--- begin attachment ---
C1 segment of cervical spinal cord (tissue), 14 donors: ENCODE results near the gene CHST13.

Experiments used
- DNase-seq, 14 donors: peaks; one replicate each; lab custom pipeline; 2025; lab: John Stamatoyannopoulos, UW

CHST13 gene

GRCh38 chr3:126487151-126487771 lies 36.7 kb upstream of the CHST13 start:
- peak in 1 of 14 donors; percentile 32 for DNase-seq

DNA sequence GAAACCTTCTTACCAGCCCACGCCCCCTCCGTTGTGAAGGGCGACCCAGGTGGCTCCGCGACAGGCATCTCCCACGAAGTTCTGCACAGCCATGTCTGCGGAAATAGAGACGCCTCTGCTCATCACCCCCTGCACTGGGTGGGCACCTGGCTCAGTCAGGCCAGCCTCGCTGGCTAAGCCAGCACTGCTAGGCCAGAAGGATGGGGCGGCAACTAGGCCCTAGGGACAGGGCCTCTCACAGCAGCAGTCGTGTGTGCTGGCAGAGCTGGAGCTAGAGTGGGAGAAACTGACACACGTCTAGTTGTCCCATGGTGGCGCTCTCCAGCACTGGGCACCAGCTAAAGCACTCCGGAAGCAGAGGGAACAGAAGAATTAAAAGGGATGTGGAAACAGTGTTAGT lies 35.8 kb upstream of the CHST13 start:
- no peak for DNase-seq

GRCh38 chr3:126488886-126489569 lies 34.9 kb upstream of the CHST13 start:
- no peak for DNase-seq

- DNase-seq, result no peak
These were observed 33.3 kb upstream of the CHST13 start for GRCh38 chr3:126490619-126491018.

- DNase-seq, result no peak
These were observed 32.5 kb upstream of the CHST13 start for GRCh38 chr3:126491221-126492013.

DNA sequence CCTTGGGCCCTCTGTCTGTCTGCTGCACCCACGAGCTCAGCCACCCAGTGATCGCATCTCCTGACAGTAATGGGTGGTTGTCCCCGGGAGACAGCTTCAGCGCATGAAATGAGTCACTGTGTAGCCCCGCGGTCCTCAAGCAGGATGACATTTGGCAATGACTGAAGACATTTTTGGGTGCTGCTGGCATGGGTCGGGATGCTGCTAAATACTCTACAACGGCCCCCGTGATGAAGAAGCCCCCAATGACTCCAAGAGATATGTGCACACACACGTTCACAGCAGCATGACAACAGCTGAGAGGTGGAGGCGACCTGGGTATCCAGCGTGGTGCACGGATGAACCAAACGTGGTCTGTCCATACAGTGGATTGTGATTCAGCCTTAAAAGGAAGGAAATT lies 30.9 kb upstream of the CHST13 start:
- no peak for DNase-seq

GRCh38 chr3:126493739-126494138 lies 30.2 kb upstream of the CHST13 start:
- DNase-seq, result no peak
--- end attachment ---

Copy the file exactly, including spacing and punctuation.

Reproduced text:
C1 segment of cervical spinal cord (tissue), 14 donors: ENCODE results near the gene CHST13.

Experiments used
- DNase-seq, 14 donors: peaks; one replicate each; lab custom pipeline; 2025; lab: John Stamatoyannopoulos, UW

CHST13 gene

GRCh38 chr3:126487151-126487771 lies 36.7 kb upstream of the CHST13 start:
- peak in 1 of 14 donors; percentile 32 for DNase-seq

DNA sequence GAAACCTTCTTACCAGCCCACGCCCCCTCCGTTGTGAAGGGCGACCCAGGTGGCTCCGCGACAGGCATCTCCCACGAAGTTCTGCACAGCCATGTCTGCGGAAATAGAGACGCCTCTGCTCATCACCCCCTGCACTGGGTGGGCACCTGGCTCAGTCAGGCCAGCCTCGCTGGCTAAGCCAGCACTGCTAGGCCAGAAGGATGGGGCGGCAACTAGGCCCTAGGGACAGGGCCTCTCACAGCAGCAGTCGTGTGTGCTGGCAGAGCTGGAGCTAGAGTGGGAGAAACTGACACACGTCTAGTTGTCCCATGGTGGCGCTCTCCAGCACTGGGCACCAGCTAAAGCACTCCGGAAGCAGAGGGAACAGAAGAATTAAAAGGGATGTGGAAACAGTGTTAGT lies 35.8 kb upstream of the CHST13 start:
- no peak for DNase-seq

GRCh38 chr3:126488886-126489569 lies 34.9 kb upstream of the CHST13 start:
- no peak for DNase-seq

- DNase-seq, result no peak
These were observed 33.3 kb upstream of the CHST13 start for GRCh38 chr3:126490619-126491018.

- DNase-seq, result no peak
These were observed 32.5 kb upstream of the CHST13 start for GRCh38 chr3:126491221-126492013.

DNA sequence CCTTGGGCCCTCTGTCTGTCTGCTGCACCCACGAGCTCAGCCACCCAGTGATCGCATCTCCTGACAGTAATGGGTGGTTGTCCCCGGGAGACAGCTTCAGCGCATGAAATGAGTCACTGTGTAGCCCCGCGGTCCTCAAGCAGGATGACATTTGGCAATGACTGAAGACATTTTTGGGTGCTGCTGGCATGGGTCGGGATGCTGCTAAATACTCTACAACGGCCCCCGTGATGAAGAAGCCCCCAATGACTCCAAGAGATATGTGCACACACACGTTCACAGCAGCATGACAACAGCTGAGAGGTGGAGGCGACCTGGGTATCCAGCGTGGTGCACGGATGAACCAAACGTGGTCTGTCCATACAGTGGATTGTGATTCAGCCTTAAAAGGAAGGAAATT lies 30.9 kb upstream of the CHST13 start:
- no peak for DNase-seq

GRCh38 chr3:126493739-126494138 lies 30.2 kb upstream of the CHST13 start:
- DNase-seq, result no peak